Mr. CHACRA that the United States’ decision in support of an intellectual property waiver for COVID-19 vaccines represents a glimmer of hope for millions around the world.  It could herald the new start of cooperation between individuals, organizations and nations, after the pandemic exposed the extent to which multilateral promises and agreements have been trampled upon.  He recalled that India, a prominent country in the global South, took the path of self‑reliance when it gained independence, yet, today, its public health system is near the point of breakdown.  Moreover, in the past decade, he added, few countries in the global South could aspire to self-reliance.  Building a future from the vantage point of those most in need requires a solidarity-based development partnership that includes South-South and North-South cooperation, including technology transfers for the long term and not for short-term profit.

Strengthening Health Systems for Vulnerable Countries

In the afternoon, the Forum held a virtual session on the theme, “Strengthening health systems for vulnerable countries”, featuring guest speakers Joy St. John, the Executive Director, Caribbean Public Health Agency; Pablo Tettamanti, Deputy Minister for Foreign Affairs, Argentina; Bård Vegar Solhjell, Director‑General, Norwegian Agency for Development Cooperation; Andalib Elias, Director General for Multilateral Economic Affairs, Ministry of Foreign Affairs, Bangladesh; Natasha Bilimoria, Deputy Assistant Administrator of the Bureau of Global Health, United States Agency for International Development; and Vanessa Rouzier, Assistant Professor of Pediatrics, Weill Cornell Medical College, and Head of Pediatrics and Nutrition, Haitian Global Health Alliance (Gheskio).  The discussion was moderated by Stefan Swartling Peterson, Professor of Global Transformations for Health at the Karolinska Institutet, Sweden.

Ms. ST. JOHN, in a video message, shared how the Caribbean Community (CARICOM) is weathering the “COVID-19 storm”, explaining that it is one of the most vulnerable regions needing support in this pandemic.  As a tourism‑dependent region, its small populations are struggling to keep illnesses and deaths at bay, with insufficient access to vaccines.  For half of the year, hurricanes and severe weather events have repeatedly induced loss of property, infrastructure and development gains, she said, “sending us back to start rebuilding all over again”.  Add to that one of the worst chronic disease burdens in the world, its health systems are in an almost never-ending cycle of rebuilding, mitigating and strengthening.  She then highlighted how the European Union and the World Bank are supporting the Caribbean Public Health Agency in strengthening the region’s COVID-19 responses and overall health systems.  The current and upcoming Caribbean Public Health Agency strategic plans include strengthening health security and health systems, as key pillars for action.  The fight against COVID-19 is contextualized by this focus on building back better, she said, drawing attention to the regional coordination mechanism for health security, as well as the COVID-19 tourism task force, which has brought tourism and health sectors together.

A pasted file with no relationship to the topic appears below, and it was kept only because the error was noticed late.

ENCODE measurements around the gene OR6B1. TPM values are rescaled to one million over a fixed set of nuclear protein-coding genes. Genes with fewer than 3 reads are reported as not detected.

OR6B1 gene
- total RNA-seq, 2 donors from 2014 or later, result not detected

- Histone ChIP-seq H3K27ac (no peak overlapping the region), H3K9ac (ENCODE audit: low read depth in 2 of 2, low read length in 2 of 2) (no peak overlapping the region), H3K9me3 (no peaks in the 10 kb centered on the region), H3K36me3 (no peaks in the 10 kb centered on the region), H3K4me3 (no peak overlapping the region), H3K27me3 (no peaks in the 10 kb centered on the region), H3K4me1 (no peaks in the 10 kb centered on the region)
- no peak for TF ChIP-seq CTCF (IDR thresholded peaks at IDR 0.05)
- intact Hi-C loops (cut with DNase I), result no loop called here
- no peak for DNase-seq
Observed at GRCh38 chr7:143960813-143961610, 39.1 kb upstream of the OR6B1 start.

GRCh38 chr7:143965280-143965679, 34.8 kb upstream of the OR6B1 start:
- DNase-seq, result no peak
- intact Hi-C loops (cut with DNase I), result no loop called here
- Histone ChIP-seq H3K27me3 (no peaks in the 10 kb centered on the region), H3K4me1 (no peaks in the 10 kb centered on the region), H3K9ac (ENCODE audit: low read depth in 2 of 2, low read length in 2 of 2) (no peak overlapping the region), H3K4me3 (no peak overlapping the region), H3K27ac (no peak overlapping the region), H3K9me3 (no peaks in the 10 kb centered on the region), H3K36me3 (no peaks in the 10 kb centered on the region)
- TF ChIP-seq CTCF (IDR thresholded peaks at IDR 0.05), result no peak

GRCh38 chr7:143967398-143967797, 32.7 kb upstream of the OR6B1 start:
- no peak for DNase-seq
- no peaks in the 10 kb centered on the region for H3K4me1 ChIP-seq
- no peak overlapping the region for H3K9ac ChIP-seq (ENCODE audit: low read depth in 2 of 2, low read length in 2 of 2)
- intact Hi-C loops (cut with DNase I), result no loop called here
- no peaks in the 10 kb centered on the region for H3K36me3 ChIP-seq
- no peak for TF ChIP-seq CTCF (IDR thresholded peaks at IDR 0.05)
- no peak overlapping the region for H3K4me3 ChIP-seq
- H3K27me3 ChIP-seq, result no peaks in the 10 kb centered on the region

Mr. PETERSON, stressing that “we are in this together as one humanity”, noted that many countries face the challenge of maintaining essential health services while fighting the COVID-19 pandemic.  Universal health coverage is a step towards health security.  The session, he noted, addresses questions regarding international cooperation, preparedness and capacities of health systems in vulnerable countries, and relating to models and partnerships.

Mr. TETTAMANTI, in a recorded message, shed light on Argentina’s policies to mitigate the rapid spread of COVID-19.  The early implementation of health, social and economic measures has enabled the country to strengthen its health system and national production of critical inputs, such as respirators and personal protective equipment.  The country’s laboratories are currently working on agreements to manufacture COVID-19 vaccines developed overseas.  National vaccines are also under development.  However, these efforts will not bear fruit without active cooperation, coordination and technology transfer at a global level.  Argentina is working with other countries and international and regional organizations, especially in the framework of the Southern Common Market (MERCOSUR) and the Community of Latin American and Caribbean States (CELAC) to share experiences and explore joint solutions.  South-South cooperation has proven to be a valuable tool for recovery from the COVID-19 crisis.  However, developed nations must make a greater commitment so that all countries, without exception, have access to medicines, vaccines, medical equipment and health technologies as global public goods.